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Brief history

Founded in 1514 on the northern coast, yet only found its current location 13 years after. That is when it was moved to the Aboriginal village Camagüey. Despite the popular belief that the place was moved due to relentless pirate attacks. It actually has a lot more to do with the local businessmen (mainly cattle ranches) wanting to run their business tax free.

The town was also known for smugglers and contraband sales which has given nice profits to the town. This could have been the reason that Henry Morgan a privateer, plantation owner and later the Lieutenants Governor of Jamaica decided to raid Camaguey. The treasure was less than hoped for, which is why it was severely burnt by Henry Morgan. It is said that today’s warren like street layout was deliberately created to disorient unwanted visitors after this raid.

Yet it didn’t stop it from getting severely burnt bu Henry Morgan. It is said that who may want to attack the town again.

It is Cuba’s third-largest city and is easily the most sophisticated. It is full of magnificent bell towers and elegant old buildings that were once the core of the village Santa María del Puerto del Principe. Camagüey’s well-preserved historical center is Cuba’s ninth UNESCO World Heritage Site, declared Cultural Heritage of Humanity, in 2008.

Camagüey’s pastel colonials and warren-like streets are inspiring. Get lost for a day or two exploring hidden plazas, baroque churches, riveting galleries and congenial bars and restaurants.

The art culture

The art and culture shine bright here. It is home to famous poets, artists, and musicians, as well as several highly regarded art and dance schools. It is also the home to the National Ballet of Camaguey, the second most important ballet company in Cuba, you can watch their performance if you come at the right time – cuba travel.

Camagüey has a healthy and vibrant nightlife. There is a scattering of rum bars dotted around the winding streets, as well as cinemas, cafes, theatres, clubs, jazz bars, cabaret shows and more.  If you’re here in June, there is a week-long carnival festival that takes place with over the top parades, dancing and street partying.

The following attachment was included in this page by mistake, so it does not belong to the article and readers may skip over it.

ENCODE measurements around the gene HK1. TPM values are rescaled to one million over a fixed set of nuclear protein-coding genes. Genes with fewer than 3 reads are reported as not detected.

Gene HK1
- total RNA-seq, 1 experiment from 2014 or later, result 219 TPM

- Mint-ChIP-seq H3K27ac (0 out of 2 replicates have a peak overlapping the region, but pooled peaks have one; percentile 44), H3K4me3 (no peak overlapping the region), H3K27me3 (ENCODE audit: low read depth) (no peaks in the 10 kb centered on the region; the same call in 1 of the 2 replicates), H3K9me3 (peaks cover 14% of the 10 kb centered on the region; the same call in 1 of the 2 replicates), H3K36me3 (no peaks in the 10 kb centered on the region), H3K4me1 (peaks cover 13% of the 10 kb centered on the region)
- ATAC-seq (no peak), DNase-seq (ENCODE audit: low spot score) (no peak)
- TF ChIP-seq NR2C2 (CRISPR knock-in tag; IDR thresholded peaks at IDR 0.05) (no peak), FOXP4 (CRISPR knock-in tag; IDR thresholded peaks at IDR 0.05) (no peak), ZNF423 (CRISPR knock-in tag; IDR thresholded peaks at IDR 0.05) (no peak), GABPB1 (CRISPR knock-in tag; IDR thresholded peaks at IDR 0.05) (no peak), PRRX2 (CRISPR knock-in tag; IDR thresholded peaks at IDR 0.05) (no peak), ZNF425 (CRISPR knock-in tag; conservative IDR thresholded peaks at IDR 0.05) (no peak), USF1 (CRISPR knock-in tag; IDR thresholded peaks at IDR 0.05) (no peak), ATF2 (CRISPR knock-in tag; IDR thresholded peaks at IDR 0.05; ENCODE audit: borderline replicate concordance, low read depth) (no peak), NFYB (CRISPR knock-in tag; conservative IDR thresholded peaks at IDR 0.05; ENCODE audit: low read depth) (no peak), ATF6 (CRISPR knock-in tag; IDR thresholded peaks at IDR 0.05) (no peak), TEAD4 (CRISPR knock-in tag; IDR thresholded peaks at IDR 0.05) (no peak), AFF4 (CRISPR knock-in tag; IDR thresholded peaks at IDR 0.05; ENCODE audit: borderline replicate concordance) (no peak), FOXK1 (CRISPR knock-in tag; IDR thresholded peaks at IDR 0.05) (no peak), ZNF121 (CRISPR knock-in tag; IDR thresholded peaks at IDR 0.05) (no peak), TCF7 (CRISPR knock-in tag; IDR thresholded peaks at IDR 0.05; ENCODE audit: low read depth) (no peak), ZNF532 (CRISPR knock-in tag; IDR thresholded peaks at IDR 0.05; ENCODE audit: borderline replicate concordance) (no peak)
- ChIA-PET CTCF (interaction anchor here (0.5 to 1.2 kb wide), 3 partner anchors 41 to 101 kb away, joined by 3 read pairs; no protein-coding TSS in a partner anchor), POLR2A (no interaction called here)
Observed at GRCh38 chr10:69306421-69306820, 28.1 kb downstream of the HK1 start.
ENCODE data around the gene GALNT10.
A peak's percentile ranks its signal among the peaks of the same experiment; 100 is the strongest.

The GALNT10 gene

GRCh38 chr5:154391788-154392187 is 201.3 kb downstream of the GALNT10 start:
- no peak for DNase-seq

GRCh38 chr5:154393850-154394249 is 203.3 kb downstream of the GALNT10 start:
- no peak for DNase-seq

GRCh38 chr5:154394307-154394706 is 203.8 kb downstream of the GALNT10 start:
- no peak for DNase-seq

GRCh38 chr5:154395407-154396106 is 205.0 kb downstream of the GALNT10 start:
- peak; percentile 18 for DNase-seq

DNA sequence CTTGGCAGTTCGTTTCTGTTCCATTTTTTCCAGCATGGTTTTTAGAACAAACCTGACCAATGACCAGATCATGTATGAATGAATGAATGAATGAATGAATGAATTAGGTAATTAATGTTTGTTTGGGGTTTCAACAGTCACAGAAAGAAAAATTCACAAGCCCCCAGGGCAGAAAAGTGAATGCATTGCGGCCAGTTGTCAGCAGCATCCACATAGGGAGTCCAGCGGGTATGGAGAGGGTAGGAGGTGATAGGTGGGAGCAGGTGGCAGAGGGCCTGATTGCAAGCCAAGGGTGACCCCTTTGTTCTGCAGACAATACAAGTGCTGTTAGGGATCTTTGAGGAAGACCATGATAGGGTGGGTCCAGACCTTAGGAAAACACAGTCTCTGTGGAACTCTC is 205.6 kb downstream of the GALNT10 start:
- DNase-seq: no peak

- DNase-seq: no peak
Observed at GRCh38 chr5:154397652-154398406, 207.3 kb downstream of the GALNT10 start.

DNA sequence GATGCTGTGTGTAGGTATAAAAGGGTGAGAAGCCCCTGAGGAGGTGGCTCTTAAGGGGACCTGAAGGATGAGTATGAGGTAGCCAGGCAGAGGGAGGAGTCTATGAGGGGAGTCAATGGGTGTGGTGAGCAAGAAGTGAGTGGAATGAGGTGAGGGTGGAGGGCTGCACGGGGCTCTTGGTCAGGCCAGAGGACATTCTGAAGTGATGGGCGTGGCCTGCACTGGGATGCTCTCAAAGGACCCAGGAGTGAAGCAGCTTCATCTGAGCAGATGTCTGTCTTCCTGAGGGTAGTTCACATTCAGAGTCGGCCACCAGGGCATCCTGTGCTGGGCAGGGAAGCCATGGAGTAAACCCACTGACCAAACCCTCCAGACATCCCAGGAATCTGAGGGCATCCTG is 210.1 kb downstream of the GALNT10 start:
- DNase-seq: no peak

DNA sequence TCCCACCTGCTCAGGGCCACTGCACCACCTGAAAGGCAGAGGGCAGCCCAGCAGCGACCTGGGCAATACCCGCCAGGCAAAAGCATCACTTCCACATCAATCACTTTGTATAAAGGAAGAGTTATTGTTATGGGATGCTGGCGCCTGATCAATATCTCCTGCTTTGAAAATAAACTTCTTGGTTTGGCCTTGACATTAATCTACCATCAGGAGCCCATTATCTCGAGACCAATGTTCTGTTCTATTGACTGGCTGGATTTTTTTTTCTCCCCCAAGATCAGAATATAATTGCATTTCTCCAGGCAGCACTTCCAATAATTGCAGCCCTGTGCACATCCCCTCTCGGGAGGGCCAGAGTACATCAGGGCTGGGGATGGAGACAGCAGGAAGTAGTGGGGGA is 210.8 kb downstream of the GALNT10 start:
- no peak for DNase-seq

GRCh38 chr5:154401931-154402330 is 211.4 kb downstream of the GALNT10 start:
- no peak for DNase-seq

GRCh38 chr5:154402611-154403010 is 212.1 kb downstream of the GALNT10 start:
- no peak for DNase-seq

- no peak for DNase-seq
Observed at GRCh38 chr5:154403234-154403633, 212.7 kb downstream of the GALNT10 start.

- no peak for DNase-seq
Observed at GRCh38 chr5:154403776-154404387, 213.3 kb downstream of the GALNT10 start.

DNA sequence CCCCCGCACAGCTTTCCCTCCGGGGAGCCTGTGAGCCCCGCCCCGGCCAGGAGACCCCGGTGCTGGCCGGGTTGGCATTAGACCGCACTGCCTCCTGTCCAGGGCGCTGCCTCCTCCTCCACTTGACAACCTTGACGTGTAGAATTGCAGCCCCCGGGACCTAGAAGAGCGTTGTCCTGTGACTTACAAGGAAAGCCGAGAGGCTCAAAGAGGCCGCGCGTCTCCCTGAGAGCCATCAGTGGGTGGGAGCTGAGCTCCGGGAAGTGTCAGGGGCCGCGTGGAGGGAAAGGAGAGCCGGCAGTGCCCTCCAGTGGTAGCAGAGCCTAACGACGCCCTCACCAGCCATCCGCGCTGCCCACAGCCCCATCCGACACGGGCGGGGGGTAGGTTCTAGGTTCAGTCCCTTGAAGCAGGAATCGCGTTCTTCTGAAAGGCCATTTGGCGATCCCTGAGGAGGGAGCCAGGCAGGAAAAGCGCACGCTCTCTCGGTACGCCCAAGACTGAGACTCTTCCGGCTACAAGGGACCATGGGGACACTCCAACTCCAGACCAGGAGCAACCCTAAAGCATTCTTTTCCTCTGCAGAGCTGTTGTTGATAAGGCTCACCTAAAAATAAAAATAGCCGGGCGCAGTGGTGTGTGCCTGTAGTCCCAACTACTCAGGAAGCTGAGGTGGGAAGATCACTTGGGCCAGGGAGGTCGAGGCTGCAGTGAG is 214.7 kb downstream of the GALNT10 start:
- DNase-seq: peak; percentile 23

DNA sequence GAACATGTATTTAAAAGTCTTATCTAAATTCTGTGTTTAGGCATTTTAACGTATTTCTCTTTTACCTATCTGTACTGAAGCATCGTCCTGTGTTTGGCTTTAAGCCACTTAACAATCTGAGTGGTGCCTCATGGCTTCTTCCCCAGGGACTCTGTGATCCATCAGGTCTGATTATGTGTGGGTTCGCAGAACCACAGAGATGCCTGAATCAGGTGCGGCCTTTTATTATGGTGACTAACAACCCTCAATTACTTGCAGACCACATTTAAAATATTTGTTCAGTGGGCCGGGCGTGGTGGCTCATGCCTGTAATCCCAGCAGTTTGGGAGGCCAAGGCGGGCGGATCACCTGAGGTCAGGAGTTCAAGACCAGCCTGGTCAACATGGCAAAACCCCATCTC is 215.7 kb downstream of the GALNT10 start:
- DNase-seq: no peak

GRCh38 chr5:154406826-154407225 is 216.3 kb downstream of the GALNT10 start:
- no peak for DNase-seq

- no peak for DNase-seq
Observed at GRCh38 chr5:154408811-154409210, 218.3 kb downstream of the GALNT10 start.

In contrast, it is also the bastion of the Catholic Church, with no less than 15 churches.

Whilst the city itself holds many historical wonders, your will find the way here just az amazing. You will find vast plains and lushus green palm trees through the countryside. The city is surrounded by low mountains, Sierra de Cubitas, to the North, with deep canyons and a great amount of archeologically relevant caves; and Sierra de Najasa, to the South, features fossil wood remnants, a dazzling natural marvel.

And the natural wonders continue, with the northern shore of Camagüey being a transit and nesting place for numerous species of migratory birds and the greatest pink flamingo natural reserve in the Western Hemisphere. To the South, the Jardines de la Reina keys are exotic and have wild natural scenery, with abundant coral reef biodiversity and sandy beaches.

Among all these wonders, the best thing visitors find on their journey is the people from Camagüey: gentle, proud, educated and attached to their land and traditions. Getting to know Camagüey and its people is a unique experience worth trying.

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